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Variability in ultraplankton at the Porcupine Abyssal Plain study site

By Adrian P. Martin, Mikhail V. Zubkov, R Holland, Glen Tarran and Peter Burkill


Observations of the ultraplankton (&lt;5 ?m) are presented from a 4 day mesoscale survey centred on the Porcupine Abyssal Plain (PAP) study site (49°00’N 16°30’W), in July 2006. The organisms enumerated include two groups of phytoplankton, Synechococcus cyanobacteria, heterotrophic bacteria, large viruses, and two size classes of heterotrophic protist. The dataset comprises over 400 samples from the mixed layer taken over a 100 × 100 km2 area at a spatial resolution of typically 2-3 km.<br/><br/>For phytoplankton and heterotrophic bacteria there is a clear bimodal structure to the histograms of abundance indicative of two distinct communities in the region. Using the strong bimodality of one of the phytoplankton groups’ histogram as a basis, the dataset is split into two subsets, with roughly 200 points in each, corresponding to the two histogram peaks. Doing so provides evidence that Synechococcus and viruses may also have a bimodal structure. Correlations between all pairings of these five organisms (both phytoplankton groups, Synechococcus, heterotrophic bacteria and viruses) are positive and quite high (r&gt;0.7). The two communities can therefore be characterised as high and low abundance. Although there is a coincidence of low abundances with high temperatures in the southwest corner of the region, where there was known to be an eddy present, the spatial distributions of these organisms over the whole region is poorly predicted by temperature (or salinity or density). Furthermore, the spatial distributions of heterotrophic protists are found to differ strongly from those of the other organisms, having a unimodal structure and no obvious large scale structure. The more random structure of the heterotrophs’ spatial distribution compared to their prey is consistent with previous results from the continental shelf, but is demonstrated for the open ocean here for the first time.<br/><br/>Spatial variability is a large potential source of error in point samples, such as those comprising time series or transect cruises, unless a sufficient number of samples are taken. This large dataset is further used to provide guidance on the number of samples that would be required to estimate the mean abundance for the organisms accurately in this spatially variable region. Even if the bimodal structure was known initially, many of the organisms would require 10 or more samples to estimate the mean with 25% accuracy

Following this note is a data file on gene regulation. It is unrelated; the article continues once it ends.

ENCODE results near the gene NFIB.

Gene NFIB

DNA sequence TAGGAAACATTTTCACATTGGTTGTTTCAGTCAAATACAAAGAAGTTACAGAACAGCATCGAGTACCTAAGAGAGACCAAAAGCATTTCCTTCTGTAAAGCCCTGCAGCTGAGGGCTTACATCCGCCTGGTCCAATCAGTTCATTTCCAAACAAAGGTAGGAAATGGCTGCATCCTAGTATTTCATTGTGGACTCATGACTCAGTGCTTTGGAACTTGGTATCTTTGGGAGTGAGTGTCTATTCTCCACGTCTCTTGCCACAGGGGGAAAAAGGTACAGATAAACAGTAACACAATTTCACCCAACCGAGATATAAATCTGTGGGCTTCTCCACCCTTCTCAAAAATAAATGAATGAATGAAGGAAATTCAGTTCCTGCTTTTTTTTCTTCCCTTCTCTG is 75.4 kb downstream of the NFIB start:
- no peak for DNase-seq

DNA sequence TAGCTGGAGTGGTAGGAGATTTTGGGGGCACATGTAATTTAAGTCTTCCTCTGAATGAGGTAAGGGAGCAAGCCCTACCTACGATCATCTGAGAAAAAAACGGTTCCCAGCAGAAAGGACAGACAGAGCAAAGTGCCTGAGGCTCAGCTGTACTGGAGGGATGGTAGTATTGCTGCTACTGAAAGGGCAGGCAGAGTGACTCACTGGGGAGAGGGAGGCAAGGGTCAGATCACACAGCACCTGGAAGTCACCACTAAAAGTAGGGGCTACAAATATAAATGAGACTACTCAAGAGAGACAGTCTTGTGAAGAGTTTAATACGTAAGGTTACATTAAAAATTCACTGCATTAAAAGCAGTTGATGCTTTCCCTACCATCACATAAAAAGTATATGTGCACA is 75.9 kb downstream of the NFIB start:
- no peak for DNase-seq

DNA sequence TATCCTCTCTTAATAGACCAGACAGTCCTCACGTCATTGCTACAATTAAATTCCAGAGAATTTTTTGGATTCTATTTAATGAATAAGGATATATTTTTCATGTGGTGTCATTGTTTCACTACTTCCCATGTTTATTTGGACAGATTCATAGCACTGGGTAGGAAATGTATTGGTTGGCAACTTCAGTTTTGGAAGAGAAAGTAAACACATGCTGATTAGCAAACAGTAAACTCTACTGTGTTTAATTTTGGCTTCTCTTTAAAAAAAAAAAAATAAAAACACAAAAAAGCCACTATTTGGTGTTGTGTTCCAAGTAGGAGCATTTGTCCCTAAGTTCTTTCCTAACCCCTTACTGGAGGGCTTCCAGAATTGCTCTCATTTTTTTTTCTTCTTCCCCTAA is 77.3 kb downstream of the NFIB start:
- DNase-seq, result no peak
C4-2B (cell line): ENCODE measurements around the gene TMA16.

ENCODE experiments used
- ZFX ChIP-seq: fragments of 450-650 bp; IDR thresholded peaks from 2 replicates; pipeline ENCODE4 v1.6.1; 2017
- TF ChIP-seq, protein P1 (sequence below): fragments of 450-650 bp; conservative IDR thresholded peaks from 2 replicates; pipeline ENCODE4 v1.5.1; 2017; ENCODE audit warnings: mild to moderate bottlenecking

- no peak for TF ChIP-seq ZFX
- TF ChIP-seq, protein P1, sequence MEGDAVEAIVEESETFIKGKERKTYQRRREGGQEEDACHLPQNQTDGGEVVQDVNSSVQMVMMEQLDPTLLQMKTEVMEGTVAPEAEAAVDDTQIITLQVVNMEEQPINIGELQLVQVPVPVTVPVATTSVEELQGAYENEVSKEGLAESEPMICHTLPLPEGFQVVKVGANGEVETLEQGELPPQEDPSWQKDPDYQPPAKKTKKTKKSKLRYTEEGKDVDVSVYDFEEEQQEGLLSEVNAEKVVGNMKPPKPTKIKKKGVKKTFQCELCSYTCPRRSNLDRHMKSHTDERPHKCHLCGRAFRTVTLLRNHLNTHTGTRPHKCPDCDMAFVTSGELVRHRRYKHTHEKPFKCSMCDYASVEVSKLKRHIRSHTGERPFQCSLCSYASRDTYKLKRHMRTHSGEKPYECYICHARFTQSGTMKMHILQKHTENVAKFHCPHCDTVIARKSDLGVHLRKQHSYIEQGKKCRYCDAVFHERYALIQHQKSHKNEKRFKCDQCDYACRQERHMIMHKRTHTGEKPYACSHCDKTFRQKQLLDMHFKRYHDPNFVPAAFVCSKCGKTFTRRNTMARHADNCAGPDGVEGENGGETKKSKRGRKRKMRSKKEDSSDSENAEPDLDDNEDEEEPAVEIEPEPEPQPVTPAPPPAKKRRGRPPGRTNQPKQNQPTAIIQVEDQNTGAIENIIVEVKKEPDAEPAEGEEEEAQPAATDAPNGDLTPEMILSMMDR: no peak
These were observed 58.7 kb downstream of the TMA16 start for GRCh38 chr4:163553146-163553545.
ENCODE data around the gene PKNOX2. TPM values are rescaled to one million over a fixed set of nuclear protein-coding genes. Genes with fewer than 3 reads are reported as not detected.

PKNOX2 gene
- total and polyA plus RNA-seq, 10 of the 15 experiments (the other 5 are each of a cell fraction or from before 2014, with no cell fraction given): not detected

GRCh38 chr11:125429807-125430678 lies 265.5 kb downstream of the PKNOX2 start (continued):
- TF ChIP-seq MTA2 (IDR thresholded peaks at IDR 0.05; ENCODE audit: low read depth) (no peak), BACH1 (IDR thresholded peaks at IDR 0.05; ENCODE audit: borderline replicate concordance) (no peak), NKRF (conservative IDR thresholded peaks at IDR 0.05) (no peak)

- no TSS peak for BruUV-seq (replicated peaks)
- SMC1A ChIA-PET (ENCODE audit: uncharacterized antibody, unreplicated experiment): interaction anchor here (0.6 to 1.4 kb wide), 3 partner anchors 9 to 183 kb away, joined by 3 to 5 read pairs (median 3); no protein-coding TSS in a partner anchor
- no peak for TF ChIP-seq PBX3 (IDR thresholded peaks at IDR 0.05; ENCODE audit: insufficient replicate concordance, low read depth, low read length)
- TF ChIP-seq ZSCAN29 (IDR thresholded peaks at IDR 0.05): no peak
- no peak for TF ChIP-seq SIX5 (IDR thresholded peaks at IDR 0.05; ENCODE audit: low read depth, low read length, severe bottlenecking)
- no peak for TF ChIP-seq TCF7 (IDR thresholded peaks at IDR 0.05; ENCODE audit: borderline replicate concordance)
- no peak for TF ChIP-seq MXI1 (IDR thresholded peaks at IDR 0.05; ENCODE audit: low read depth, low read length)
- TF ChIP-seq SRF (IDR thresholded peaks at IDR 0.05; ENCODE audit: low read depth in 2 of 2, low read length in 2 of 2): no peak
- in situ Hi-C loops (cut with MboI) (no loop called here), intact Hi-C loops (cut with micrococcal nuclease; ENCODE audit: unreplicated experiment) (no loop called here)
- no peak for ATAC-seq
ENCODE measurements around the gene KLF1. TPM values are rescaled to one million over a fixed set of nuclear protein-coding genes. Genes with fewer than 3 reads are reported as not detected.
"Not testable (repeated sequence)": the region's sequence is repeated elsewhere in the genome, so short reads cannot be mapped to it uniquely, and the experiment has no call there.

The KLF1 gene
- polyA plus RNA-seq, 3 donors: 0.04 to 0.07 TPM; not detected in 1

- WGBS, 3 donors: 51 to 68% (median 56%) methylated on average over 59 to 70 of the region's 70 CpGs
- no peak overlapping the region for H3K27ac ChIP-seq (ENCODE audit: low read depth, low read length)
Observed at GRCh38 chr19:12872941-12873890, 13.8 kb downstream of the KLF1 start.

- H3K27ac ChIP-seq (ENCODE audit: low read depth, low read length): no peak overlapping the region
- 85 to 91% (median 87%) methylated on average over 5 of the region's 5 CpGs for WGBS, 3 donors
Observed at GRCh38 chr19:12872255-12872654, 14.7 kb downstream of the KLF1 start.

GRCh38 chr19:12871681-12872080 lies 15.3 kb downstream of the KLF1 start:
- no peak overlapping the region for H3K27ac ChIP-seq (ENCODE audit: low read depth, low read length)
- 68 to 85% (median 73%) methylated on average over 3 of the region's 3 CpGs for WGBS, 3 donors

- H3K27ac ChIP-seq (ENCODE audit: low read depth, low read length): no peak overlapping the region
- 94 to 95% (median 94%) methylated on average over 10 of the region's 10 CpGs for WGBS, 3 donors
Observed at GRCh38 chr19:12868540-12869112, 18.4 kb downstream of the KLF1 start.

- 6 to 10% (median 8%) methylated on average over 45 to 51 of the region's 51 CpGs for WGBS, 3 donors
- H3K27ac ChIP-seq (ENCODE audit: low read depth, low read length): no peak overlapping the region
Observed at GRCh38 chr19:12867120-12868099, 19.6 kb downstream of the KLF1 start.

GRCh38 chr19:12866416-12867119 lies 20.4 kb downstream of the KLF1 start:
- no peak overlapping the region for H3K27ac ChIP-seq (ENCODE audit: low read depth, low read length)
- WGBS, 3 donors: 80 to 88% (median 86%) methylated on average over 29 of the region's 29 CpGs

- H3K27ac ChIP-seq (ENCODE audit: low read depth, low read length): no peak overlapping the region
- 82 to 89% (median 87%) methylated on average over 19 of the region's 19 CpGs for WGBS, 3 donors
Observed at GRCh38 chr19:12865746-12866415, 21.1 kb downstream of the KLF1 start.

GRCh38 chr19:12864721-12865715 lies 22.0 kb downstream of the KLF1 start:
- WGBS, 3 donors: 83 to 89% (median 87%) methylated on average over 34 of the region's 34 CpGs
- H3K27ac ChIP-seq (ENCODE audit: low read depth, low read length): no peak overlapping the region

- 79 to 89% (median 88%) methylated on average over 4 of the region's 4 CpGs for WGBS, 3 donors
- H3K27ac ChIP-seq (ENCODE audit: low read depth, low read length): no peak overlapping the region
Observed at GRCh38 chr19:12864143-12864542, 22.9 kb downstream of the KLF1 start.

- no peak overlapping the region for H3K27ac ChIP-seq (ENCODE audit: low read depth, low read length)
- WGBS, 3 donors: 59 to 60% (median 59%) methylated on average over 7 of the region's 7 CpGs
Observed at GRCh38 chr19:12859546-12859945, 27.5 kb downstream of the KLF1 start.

Year: 2010
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Provided by: e-Prints Soton

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